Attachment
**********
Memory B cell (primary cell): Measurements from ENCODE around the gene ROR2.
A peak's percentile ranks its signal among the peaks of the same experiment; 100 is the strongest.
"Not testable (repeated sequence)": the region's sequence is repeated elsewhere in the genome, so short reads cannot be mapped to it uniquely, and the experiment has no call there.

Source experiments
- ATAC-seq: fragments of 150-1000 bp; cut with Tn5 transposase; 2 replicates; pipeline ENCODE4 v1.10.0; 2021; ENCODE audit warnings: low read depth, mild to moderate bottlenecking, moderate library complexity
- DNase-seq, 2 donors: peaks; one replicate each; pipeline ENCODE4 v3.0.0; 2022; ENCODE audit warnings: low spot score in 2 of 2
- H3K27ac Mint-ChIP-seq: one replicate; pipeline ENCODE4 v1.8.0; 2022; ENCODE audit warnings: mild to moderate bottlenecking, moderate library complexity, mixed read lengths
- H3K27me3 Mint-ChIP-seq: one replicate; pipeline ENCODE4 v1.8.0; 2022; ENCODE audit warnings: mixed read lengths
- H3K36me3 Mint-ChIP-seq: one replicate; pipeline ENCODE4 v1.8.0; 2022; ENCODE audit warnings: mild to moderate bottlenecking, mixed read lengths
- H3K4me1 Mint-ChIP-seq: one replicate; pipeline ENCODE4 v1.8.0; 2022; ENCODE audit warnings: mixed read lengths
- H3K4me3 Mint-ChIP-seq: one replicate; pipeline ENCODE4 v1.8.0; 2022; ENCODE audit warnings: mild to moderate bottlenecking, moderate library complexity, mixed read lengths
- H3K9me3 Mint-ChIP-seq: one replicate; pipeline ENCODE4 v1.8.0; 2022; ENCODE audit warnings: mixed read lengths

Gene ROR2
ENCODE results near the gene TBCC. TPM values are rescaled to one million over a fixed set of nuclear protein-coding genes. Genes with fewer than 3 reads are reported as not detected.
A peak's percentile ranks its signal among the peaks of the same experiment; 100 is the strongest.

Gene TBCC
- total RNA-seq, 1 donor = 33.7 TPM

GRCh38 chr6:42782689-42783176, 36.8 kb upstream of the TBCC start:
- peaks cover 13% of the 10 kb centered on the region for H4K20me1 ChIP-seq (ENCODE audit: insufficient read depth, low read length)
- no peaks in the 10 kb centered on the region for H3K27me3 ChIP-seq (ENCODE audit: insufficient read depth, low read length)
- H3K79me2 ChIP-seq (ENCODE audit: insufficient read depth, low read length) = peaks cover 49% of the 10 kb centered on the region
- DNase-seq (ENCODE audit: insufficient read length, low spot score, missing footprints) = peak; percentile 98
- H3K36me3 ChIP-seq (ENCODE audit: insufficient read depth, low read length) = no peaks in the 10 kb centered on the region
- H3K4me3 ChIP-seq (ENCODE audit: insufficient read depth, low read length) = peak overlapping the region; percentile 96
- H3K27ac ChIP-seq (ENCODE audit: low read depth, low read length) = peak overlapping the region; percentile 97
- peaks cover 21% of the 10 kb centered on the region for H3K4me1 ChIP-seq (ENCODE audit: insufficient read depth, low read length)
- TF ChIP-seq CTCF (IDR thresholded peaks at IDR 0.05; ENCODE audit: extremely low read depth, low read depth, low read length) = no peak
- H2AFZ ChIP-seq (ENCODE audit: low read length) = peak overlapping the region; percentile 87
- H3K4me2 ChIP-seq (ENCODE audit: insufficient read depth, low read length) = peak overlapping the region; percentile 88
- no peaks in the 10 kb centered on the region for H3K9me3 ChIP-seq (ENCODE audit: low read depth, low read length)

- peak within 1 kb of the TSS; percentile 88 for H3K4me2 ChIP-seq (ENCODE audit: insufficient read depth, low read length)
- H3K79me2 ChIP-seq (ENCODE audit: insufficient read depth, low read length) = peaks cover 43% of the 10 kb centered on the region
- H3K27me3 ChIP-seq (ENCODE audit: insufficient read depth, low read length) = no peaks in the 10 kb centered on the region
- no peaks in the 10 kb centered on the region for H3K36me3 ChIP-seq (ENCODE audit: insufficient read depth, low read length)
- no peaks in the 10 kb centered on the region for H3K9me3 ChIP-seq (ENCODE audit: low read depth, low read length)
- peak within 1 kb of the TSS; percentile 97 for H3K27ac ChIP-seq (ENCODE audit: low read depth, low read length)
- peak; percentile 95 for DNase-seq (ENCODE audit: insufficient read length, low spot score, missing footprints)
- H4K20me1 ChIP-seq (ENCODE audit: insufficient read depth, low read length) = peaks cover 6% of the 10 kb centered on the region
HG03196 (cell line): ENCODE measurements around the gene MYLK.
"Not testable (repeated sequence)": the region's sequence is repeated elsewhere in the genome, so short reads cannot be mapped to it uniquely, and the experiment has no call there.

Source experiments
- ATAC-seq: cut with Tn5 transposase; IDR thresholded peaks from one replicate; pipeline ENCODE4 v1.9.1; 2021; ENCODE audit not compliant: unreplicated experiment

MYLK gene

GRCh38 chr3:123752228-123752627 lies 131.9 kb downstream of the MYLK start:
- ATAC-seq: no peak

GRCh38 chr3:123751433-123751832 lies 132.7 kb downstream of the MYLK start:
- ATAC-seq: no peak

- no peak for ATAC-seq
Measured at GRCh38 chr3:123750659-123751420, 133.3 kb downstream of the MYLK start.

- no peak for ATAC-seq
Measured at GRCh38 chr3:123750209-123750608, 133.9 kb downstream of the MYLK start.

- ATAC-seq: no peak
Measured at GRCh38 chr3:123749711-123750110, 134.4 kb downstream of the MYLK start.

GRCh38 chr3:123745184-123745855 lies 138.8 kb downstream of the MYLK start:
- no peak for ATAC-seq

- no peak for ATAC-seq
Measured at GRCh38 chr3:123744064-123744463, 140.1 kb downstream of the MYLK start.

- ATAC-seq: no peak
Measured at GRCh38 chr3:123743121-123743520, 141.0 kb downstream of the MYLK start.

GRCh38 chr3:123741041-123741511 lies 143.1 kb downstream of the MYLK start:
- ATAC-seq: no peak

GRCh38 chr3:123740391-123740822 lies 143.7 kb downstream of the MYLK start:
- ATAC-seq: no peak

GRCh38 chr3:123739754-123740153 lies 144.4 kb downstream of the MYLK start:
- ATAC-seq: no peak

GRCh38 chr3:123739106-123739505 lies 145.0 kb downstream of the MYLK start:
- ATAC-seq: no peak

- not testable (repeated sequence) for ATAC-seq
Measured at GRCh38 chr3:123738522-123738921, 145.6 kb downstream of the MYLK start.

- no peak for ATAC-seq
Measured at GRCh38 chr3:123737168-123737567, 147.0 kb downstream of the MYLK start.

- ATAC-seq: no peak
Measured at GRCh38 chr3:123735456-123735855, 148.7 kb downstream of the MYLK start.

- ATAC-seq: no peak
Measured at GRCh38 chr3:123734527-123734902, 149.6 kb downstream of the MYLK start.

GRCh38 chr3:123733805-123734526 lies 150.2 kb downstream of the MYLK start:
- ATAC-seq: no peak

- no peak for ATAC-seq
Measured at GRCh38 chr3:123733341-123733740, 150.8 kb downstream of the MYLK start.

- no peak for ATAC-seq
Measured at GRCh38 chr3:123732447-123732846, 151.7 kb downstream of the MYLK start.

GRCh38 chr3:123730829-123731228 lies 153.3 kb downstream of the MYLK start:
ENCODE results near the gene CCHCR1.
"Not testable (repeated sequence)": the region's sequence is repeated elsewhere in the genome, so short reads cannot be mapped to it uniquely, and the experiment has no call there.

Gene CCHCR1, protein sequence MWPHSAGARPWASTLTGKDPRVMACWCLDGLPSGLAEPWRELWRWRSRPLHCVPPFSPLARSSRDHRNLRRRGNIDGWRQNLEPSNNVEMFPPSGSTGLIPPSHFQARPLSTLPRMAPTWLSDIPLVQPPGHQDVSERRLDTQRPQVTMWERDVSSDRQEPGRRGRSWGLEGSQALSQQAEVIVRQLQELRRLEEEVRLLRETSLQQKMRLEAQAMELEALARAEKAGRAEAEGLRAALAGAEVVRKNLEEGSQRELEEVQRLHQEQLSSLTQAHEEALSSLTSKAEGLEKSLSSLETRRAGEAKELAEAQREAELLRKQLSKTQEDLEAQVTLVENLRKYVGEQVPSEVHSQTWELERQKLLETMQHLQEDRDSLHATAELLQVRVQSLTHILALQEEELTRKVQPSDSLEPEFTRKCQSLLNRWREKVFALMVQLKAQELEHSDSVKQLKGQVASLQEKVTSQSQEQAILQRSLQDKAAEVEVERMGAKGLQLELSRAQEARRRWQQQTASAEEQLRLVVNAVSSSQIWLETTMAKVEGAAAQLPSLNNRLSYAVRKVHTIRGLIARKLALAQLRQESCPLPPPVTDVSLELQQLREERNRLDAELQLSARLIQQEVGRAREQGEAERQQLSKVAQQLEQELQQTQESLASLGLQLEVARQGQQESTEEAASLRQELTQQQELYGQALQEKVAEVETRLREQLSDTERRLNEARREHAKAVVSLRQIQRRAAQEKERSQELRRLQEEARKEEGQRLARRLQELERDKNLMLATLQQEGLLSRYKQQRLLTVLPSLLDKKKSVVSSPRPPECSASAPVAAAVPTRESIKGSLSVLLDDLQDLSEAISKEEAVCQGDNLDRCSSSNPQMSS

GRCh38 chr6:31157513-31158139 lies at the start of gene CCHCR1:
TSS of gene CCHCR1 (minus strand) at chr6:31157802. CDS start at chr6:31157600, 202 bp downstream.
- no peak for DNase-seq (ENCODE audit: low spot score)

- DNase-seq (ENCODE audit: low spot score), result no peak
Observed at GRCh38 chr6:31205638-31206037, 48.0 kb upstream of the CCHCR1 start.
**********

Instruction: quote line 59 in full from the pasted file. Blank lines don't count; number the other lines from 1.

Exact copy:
Measured at GRCh38 chr3:123743121-123743520, 141.0 kb downstream of the MYLK start.